This week's reviews:
Pax Romana by Adrian Goldsworthy
History never gets done being written. No matter how masterful a treatment by a historian (e.g. The Decline and Fall of the Roman Empire by Edward Gibbon), a revisit to the same subject is always welcome, for what concerned readers in the 18th century is different from what concerns readers in the 21st. Pax Romana by historian and classicist Adrian Goldsworthy was released in August of this year and is a welcome addition to the literature on ancient Rome. It is not a general history but focusses on the nature and evolution of Roman imperialism. Today “imperialist” is an insult, but only a century ago it wasn’t. For all of history prior to then – not just in the West but everywhere – imperialism with an entirely good conscience was the default foreign policy conducted by powers around the world.
The Romans never questioned imperialism. While Julius Caesar did not conquer Gaul from altruistic motives, he had no doubt that the Gauls for all their casualties were better off for the conquest. There is even something to the argument. Caesar didn’t really kill more Gauls than would have died anyway from battle and pillage – the Gallic tribes and towns regularly fought, sacked, and enslaved each other as a matter of course. His campaign was devastating but fairly swift, and when he was done the province was at peace and had been united with a larger Mediterranean civilization. Roads, baths, libraries, and aqueducts soon followed. Goldsworthy explores what it was about the Romans that made them such successful imperialists. Why was there only one permanently successful revolt by a province (Germany east of the Rhine), and even that one in a place where the Roman hold was new and tenuous? Why, in general, did territories conquered by Rome remain Roman – and soon self-identify as Roman?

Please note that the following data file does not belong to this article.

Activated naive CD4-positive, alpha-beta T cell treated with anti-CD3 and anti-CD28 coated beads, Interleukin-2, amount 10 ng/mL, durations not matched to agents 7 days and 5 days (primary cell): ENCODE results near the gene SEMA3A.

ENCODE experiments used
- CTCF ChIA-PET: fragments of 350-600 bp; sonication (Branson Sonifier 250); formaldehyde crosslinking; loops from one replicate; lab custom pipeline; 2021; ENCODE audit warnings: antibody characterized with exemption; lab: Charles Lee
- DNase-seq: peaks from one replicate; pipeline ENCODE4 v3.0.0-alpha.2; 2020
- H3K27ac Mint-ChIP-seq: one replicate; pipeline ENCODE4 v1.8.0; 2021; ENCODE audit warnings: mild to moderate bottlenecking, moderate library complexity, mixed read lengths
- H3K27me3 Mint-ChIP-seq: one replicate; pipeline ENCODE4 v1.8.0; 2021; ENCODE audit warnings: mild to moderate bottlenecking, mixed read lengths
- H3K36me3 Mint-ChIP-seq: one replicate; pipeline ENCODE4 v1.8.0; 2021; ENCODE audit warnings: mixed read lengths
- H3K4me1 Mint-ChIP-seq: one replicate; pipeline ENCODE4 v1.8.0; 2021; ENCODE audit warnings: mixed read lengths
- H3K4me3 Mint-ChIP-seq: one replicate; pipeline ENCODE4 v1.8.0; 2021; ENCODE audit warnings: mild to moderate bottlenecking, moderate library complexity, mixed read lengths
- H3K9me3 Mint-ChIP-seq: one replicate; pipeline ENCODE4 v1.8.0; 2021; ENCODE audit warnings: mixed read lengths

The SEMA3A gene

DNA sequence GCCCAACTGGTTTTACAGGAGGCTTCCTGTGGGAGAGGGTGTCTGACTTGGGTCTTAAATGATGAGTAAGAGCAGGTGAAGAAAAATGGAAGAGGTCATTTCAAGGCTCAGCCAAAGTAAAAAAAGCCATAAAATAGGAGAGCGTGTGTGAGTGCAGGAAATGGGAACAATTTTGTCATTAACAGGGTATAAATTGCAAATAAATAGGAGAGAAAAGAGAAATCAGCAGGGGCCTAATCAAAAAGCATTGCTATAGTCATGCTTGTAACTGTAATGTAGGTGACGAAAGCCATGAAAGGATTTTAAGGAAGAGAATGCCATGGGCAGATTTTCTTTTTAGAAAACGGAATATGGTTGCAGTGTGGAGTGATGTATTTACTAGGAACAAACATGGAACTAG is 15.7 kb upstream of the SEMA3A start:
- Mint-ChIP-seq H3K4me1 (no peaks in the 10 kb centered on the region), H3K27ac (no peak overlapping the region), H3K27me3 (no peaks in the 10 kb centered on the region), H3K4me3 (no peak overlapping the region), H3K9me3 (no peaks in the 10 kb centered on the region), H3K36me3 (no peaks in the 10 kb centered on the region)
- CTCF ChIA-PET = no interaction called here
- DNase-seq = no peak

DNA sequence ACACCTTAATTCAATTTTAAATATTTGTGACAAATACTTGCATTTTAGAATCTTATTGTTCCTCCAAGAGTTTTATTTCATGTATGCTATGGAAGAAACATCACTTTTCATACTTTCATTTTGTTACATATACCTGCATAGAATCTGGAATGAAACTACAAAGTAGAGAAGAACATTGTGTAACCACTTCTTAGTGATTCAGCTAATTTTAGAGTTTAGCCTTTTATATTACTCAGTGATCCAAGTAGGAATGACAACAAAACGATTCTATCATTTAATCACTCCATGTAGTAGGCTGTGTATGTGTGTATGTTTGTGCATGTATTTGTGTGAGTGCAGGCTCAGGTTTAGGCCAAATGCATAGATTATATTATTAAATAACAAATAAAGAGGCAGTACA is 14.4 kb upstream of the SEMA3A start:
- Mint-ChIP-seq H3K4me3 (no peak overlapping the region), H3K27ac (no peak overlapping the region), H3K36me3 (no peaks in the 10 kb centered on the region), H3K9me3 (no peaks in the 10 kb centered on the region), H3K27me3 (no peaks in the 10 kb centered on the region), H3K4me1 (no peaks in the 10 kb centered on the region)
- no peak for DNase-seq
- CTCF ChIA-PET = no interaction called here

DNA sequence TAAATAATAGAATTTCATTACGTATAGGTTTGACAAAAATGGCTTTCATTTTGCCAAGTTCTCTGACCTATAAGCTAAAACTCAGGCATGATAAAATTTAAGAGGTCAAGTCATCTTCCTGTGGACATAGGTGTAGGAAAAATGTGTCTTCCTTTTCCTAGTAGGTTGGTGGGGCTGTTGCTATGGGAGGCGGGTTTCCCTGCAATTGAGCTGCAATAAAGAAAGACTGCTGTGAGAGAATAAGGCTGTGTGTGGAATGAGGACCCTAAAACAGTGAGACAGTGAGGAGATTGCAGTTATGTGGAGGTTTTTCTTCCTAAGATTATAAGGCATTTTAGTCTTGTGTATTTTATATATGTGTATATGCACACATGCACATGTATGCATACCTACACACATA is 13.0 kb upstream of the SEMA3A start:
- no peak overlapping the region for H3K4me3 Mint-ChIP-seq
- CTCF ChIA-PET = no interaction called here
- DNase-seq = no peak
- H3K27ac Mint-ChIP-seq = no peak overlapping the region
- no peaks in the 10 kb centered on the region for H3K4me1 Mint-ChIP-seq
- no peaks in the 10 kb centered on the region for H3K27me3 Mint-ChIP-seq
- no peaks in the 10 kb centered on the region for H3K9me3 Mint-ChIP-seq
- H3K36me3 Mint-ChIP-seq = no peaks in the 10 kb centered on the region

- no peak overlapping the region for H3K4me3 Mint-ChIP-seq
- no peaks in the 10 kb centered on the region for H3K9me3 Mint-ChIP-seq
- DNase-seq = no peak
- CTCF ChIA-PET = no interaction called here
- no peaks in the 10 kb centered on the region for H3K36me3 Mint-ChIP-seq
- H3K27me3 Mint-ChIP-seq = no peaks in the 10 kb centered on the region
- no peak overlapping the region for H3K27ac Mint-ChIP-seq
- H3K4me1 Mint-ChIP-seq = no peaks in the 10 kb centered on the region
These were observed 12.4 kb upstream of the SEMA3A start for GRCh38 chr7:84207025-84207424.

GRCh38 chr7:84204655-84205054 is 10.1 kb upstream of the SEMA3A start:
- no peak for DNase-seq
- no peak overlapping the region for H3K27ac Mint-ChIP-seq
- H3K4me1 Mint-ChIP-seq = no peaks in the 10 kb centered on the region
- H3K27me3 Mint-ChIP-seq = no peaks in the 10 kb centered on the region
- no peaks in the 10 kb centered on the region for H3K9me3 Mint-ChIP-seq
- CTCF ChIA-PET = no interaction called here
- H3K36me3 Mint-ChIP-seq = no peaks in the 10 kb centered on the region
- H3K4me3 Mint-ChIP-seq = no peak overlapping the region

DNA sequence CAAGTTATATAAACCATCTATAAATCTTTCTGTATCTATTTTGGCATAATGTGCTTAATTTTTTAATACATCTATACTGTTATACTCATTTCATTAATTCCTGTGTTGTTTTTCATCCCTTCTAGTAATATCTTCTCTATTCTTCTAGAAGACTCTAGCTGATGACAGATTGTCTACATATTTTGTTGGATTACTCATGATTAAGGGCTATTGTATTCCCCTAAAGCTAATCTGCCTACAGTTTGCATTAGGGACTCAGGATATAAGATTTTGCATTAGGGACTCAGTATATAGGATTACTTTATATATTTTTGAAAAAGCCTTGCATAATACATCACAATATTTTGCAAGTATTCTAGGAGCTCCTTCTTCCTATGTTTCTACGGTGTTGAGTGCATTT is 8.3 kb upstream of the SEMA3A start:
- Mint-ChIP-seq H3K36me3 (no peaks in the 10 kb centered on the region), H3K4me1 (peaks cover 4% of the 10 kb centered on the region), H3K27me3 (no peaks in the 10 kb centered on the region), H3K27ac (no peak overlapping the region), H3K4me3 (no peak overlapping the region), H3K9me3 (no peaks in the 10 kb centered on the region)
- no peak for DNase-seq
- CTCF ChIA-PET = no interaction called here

The short answer is that the Romans employed a peculiar mix of tolerance, brutality, and inclusiveness. They were quick to stamp out rebellion ruthlessly but were almost as quick to hand out citizenship – and they didn’t interfere much in local customs. Though the deeply authoritarian instincts and casual brutality of the ancient Romans are jarring to modern sensibilities, there is nonetheless something refreshing about their self-confidence that their empire was good not just for themselves but for whomever they conquered. By and large the provincials agreed.
Thumbs Up: well-researched and a good read.
Dr. Horrible's Sing-Along Blog (2008)
By 2008 writer/director/producer Joss Whedon had a hefty passel of dedicated fans thanks to Buffy the Vampire Slayer, Angel, and Firefly. I wasn’t one of them. The late ‘90s and 20-naughts were eventful ones (mostly not in a good way) for me, and a lot of popular culture passed me by – including Joss’ TV shows, films, and comic books. I am one of them now. In recent years a few of his movies caught my fancy and prompted me to look back to his earlier work.
One of Whedon’s most idiosyncratic productions is Dr. Horrible's Sing-Along Blog (2008), which I got around to viewing only last week. Buffy fans will remember that one episode in 2001 was a musical. Joss must particularly have enjoyed writing and directing it, for he returns to the format here. Despite some notable star power including Neil Patrick Harris and Whedon veterans Nathan Fillion (Firefly) and Felicia Day (Buffy the Vampire Slayer), this was never intended as a serious commercial venture. The 42 minute microbudget production is pure playfulness that was given away for free on the internet. You still can find it there, but if you prefer to pay for it the DVD is currently available as well.
Even though this is just lighthearted fun, Whedon as usual blends genres and messes with expectations. It is a comedy and a melodrama. The superhero Captain Hammer (Nathan Fillion) truly does fight the good fight and is on the right side of things; yet, he personally is a self-important jackass for whom it is impossible to root (see clip below). Dr. Horrible (Neil Patrick Harris), on the other hand, truly is a villain in his public actions, yet he personally is a likable and sympathetic character. Whedon is not averse to happy endings but has no commitment to them at all in any genre, so, here as elsewhere in the Whedon-verse, until we see it we viewers know only it could go either way or anywhere in between.
Thumbs Up: Surreal and definitely not for everyone, but if one simply can accept the silliness it will evoke a smile.
“Captain Hammer”: Everyone’s a Hero